Tapestry of Faith: Moral Tales: A Program on Making Choices for Grades 2-3

Taking It Home

Part of Moral Tales

Hospitality ... is the stance of the heart that is abandoned to Love. —Daniel Homan and Lonni Collins Pratt


We shared a story in which Middle Eastern folk hero, Nasruddin, was unwelcome at a feast when wearing dirty, ragged clothes. When he changed into his finest clothes, he was greeted warmly. Nasruddin proceeded to feed his coat, making the point that it was his clothing which had been welcomed and not himself. We played a game in which participants enacted both unwelcoming and welcoming behaviors. The children learned that Unitarian Universalists believe all people are important, which means everybody is welcome at our congregation, without prejudgments. Finally, we enjoyed a welcome table feast.

We began a long-term Faith in Action project today that involves raising awareness about local hunger. The children made "Welcome" signs for a local food pantry, and we will begin a congregation-wide food drive next time we meet. Please consider taking your child grocery shopping with you, and selecting together some healthy non-perishable items to donate.


Inclusion and exclusion are very real issues for elementary school children. Talk with your child about times when they have felt excluded. Share some of your own experiences of feeling unwelcome or judged. Talk with your child about how you handled those situations.


As a family, volunteer to serve as greeters at congregational worship. Talk ahead of time about ways to be especially welcoming to newcomers, such as wearing nametags, providing information about the congregation and Unitarian Universalism, inviting newcomers to coffee hour, or introducing them to the minister, director of religious education, or other members. Invite your child to take on responsibility for helping any visiting children to feel welcome; suggest specific behaviors your child can do, to be welcoming.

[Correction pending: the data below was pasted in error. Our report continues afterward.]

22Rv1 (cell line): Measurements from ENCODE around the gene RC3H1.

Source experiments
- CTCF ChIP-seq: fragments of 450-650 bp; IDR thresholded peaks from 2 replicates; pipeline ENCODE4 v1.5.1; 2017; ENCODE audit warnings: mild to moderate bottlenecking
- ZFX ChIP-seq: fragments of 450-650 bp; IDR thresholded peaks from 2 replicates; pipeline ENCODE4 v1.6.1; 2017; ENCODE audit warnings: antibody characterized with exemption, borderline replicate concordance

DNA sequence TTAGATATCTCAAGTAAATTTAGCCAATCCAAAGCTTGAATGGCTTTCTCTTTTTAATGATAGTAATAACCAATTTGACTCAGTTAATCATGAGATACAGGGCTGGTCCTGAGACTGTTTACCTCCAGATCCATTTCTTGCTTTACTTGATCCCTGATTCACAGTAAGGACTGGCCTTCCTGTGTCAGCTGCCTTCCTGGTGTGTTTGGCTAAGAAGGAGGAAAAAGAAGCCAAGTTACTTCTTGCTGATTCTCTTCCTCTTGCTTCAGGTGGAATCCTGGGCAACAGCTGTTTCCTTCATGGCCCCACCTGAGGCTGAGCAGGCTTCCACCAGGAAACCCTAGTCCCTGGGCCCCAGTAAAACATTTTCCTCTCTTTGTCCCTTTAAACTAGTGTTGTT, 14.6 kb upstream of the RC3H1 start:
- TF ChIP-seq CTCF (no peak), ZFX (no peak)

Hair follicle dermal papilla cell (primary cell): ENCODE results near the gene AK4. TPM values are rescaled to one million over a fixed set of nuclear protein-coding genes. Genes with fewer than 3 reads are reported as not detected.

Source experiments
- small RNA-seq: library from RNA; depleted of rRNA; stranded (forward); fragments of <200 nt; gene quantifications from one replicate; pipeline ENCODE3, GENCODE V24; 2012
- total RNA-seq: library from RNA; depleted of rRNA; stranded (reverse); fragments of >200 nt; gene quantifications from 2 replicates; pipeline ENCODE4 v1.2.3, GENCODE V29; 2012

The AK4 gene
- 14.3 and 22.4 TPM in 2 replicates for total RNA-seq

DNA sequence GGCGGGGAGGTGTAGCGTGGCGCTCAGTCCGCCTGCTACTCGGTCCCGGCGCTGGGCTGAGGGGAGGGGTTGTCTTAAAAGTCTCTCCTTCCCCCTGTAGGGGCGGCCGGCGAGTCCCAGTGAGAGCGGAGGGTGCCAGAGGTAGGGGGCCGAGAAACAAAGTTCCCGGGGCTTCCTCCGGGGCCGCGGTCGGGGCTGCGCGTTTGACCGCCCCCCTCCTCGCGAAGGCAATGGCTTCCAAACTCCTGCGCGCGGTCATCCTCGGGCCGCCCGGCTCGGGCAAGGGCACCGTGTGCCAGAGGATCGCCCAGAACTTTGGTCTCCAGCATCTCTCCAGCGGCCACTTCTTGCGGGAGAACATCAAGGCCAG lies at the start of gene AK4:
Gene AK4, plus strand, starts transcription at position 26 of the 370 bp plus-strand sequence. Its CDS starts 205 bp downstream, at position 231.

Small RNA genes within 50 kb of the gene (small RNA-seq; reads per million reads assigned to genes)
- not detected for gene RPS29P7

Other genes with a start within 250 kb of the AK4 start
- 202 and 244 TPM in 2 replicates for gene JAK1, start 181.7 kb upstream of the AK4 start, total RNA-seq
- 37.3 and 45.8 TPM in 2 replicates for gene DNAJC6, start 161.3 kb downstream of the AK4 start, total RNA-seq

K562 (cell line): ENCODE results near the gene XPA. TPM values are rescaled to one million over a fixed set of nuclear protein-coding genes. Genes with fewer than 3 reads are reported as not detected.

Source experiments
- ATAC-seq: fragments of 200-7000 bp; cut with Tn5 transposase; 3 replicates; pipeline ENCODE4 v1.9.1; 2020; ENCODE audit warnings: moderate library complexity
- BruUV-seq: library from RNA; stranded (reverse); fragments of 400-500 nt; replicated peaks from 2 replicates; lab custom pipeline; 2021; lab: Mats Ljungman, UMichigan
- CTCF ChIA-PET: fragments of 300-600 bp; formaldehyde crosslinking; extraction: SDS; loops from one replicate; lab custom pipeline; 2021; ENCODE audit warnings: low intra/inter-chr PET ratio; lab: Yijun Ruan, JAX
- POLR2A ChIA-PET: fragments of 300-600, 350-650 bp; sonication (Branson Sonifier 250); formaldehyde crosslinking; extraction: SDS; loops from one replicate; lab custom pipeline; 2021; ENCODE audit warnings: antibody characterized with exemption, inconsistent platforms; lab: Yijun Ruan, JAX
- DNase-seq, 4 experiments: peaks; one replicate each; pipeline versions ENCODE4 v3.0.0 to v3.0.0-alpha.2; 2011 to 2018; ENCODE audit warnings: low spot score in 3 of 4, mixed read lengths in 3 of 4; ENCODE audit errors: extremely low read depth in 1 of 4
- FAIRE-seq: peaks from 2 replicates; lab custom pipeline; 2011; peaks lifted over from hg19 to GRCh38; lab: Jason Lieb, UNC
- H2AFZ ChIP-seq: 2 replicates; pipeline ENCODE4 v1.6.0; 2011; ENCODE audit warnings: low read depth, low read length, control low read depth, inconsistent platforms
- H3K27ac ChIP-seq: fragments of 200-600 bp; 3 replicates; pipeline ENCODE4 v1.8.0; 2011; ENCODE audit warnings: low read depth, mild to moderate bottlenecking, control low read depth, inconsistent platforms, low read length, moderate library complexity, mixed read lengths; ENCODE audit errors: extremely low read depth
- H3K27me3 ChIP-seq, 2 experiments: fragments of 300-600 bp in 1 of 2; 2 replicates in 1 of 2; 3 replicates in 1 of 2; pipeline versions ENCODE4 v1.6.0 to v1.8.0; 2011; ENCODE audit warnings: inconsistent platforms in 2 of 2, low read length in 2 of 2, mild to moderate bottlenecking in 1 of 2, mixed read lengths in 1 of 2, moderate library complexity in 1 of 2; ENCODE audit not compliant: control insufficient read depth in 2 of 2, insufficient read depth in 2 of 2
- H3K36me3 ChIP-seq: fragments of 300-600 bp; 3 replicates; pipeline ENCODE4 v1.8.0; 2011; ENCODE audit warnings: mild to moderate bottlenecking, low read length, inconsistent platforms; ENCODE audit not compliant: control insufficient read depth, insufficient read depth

Many families around the world living in poverty are not "welcome at the table." Consider participating in the Unitarian Universalist Service Committee's yearly "Guest at Your Table project." If your congregation does not already participate in this effort, encourage your director of religious education, your minister, or members of your social action committee to learn about it.

Place the Guest at Your Table box on your dinner table. When your family is gathered for dinner, think about the people in the world who do not have enough to eat and put money in the box. Return the box with your collected money to the congregation, at the appropriate time. Consider keeping a box on your table year-round. Periodically empty it and donate the money to a local or international agency that works to end hunger, such as the UUSC or Oxfam.


Exclusionary, unwelcoming behaviors are often based on prejudgments stemming from prejudice and stereotypes. Read books to your child that promote diversity appreciation. Many media images and books continue to perpetuate negative (or even positive) stereotypes. When you see such images, name them for your child.

Recommended picture books:

  • Don't Laugh at Me by Steve Seskin & Allen Shamblin
  • Black is brown is tan by Arnold Adoff
  • All Families are Special by Norma Simon
  • And Tango Makes Three by Peter Parnell and Justin Richardson
  • Publications that promote anti-bias education:
  • Once Upon a Time: Storytelling to Teach Character and Prevent Bullying by Elisa Davy Pearmain; especially the diversity appreciation chapter
  • How to Tell the Difference: A Guide to Evaluating Children's Books for Anti-Indian Bias by Beverly Slapin, Doris Seale and Rosemary Gonzales